Signs of trouble 

Coprophagia

This is a condition in which dogs eat their own stool. The pup’s mother used to do this intuitively because they’re preprogrammed to get rid of the evidence of puppies for fear of a predator getting their hands (or teeth, technically) on them. Once the puppy is old enough to move away from the den to eliminate, the mother stops doing this.

Some puppies come home with us from the breeder and eat their stool as it can become a learned behaviour – in these cases, we just have to be faster than puppy. Praise and party before puppy turns to snack, encourage them away and reward them, and quickly clean up the mess. They should outgrow this in a month or two if you are consistent in avoiding a slip-up.

Sometimes coprophagia is a sign of illness or malnutrition so ensure your puppy is on a healthy diet by booking a consultation for a Basic Feeding Plan for just $79 USD with our fabulously qualified Canine Nutrition Consultant, Sabinë Contreras.

Excitement urination

Puppies can often get excited and suddenly there’s a “cleanup in aisle 3!”. This is quite common. The trick is to predict the exciting moments, get your puppy out and “emptied” just before, and then try to tone down the excitement to a level that does not cause a leaking puppy. You may have to coach your visitors to do the same and if they are not compliant, crate your puppy until the visitors have settled.

Submissive urination

Submissive urination is often misdiagnosed as “excitement urination” but the two are very different. One is a loss of control from excitement and the other is a behavioural challenge based in fear and anxiety. The difference is in the body language. Submissive pee-ers will often have a low or tucked tail that can be either still or stiffly wagging, pinned ears, a lowered body – often rolling onto their back and showing their belly, and sometimes even a smile-like grimace or excessive licking of the person or dog with whom they are interacting.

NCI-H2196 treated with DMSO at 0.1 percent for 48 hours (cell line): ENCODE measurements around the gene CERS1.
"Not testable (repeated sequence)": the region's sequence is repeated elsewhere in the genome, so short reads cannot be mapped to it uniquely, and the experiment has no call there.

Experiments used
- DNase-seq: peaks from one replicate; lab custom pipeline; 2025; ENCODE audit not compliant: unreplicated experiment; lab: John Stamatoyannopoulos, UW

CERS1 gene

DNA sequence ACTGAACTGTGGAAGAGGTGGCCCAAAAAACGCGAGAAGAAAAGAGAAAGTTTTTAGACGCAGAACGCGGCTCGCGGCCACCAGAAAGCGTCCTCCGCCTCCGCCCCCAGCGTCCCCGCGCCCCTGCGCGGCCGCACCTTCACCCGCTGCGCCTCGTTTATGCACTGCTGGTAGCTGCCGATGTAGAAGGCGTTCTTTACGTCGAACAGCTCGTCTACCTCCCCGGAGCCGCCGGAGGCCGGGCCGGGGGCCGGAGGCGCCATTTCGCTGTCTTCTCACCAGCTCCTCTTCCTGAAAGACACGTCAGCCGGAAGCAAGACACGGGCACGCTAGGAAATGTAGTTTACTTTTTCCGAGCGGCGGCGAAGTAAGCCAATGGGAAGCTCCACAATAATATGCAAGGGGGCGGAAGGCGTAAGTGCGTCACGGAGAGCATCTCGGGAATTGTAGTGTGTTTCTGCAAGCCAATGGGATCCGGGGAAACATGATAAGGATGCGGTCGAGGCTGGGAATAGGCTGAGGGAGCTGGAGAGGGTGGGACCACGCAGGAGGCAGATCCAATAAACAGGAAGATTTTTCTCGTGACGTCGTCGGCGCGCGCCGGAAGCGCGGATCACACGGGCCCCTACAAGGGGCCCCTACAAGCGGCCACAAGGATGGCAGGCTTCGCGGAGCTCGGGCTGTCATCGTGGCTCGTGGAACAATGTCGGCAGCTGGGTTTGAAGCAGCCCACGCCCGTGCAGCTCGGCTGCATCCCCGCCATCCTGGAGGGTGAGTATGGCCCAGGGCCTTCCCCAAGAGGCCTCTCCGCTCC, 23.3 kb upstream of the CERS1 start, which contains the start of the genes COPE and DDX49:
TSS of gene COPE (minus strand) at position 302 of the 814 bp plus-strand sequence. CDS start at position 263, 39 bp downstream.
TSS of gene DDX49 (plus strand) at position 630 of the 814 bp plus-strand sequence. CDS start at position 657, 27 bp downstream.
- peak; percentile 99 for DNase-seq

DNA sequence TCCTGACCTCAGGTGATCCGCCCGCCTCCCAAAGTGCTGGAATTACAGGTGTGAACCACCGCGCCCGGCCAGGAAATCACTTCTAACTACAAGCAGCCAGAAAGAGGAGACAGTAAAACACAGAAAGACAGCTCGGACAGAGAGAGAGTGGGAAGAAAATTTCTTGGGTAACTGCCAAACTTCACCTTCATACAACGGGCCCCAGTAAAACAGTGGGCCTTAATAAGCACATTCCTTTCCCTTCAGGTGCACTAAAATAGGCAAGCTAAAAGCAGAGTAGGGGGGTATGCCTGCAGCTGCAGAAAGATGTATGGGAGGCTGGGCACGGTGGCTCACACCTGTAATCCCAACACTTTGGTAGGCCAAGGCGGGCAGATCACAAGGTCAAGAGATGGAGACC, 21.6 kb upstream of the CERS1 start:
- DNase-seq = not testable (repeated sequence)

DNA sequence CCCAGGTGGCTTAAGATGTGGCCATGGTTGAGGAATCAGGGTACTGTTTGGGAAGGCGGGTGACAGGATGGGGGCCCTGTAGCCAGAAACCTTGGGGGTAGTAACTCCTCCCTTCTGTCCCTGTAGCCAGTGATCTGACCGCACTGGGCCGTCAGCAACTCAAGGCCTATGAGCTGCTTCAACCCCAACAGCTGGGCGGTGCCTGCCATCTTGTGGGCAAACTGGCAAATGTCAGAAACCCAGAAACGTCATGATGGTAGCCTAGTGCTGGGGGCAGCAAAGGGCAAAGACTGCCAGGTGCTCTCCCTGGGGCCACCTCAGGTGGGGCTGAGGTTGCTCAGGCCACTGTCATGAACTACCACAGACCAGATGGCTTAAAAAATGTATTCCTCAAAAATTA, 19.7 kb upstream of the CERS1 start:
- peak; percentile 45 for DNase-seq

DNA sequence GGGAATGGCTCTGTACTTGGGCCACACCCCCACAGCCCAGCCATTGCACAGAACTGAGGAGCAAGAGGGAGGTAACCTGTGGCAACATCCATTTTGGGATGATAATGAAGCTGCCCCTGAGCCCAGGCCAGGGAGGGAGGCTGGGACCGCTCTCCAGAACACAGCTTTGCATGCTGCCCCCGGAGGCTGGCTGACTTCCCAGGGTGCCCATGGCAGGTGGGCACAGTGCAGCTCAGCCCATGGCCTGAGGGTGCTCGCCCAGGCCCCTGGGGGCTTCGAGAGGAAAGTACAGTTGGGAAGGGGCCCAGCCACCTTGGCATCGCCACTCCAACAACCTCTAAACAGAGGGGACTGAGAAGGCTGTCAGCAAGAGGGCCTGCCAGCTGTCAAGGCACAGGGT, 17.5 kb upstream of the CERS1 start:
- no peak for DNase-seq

Many people get frustrated with this and punish the dog, but this is guaranteed to make it worse. Instead, instruct anyone meeting puppy to stand and ignore the puppy for the first few minutes. If they do interact at that point, the person should squat, turn their body to the side and speak quietly and calmly. Avoid touching the puppy or making eye contact. Let the puppy come to you. Once the dog has had their initial greeting and it has gone well (no leaking!) they will likely be able to interact with the person in a normal capacity, but it’s a good idea to remove them and bring them out to eliminate as their bladder will certainly be triggered and need some relief.

Puppies often outgrow excitement urination and submissive urination, however, if your puppy is still doing this at the age of 6 months, enlist the help of a qualified trainer who uses only positive reinforcement and humane methods to modify behaviour. Not sure? Contact us in the community! 

So many dogs are relinquished to shelters for housetraining issues. Don’t let this be your story. Let’s be consistent and build a great set of habits to last a lifetime!

You’ve got this.